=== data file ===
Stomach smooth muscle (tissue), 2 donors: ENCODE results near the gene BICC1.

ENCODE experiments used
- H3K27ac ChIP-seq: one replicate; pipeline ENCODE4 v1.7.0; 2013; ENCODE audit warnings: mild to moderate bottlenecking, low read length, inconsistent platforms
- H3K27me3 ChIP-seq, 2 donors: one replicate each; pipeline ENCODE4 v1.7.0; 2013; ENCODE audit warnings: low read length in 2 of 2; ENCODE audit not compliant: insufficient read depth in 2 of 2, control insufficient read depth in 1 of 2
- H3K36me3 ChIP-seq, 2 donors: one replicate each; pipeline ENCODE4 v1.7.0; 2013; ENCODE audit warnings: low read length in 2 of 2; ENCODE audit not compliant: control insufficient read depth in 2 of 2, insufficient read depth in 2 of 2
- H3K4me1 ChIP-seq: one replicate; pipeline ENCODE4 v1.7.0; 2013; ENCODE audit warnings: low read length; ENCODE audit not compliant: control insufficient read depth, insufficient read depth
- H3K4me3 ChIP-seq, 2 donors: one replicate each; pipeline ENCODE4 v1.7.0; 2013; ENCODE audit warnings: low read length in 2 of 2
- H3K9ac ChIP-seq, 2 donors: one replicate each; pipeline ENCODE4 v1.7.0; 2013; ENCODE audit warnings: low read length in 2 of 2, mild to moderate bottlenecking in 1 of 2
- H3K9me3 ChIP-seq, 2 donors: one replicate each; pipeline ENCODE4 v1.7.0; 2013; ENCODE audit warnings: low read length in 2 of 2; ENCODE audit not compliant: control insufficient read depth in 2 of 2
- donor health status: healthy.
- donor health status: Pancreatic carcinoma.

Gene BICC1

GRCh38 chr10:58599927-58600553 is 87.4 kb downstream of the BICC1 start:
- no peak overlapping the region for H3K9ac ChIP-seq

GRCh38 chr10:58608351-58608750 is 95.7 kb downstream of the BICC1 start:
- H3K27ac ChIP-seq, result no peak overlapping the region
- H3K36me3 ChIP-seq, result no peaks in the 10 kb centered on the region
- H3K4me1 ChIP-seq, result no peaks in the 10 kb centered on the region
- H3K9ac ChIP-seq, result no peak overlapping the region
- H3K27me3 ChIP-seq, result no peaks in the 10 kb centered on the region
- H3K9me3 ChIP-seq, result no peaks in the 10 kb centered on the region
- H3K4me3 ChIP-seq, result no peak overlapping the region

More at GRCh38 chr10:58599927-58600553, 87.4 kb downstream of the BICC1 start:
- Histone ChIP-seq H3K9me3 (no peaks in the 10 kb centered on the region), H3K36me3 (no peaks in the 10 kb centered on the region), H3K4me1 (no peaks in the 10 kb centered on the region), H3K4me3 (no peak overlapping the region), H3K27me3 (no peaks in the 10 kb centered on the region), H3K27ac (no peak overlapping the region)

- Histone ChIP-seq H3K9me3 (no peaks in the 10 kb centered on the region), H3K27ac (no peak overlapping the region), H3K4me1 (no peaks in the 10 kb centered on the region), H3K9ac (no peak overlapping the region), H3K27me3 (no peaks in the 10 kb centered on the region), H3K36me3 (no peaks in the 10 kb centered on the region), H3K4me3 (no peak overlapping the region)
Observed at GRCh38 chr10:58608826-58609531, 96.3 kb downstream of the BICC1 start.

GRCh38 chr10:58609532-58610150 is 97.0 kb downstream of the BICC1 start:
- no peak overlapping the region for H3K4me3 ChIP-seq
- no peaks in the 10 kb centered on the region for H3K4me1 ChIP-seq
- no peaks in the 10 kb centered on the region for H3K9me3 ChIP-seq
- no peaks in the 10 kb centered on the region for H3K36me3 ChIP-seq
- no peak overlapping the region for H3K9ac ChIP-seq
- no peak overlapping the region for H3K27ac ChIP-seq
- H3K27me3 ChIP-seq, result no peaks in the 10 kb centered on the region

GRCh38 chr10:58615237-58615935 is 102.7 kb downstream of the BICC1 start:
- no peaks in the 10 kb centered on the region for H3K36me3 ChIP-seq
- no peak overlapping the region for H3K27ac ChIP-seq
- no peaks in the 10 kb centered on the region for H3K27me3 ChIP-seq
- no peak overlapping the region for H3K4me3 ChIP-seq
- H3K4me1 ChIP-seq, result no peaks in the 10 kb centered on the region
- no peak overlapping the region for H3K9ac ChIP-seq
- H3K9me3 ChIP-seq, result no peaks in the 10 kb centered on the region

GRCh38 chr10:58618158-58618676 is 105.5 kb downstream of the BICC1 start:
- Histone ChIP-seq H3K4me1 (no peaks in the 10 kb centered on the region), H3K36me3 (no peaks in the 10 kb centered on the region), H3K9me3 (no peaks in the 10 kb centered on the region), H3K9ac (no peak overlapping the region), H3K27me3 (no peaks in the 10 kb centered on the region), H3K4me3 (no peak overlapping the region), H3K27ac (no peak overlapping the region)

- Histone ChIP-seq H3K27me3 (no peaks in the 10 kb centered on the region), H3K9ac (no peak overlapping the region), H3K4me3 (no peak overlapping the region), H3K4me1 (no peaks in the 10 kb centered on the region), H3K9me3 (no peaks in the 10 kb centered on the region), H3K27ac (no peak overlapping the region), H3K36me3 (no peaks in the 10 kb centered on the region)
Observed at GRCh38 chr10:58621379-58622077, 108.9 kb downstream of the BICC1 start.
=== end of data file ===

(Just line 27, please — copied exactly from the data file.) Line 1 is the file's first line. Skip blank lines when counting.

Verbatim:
GRCh38 chr10:58609532-58610150 is 97.0 kb downstream of the BICC1 start: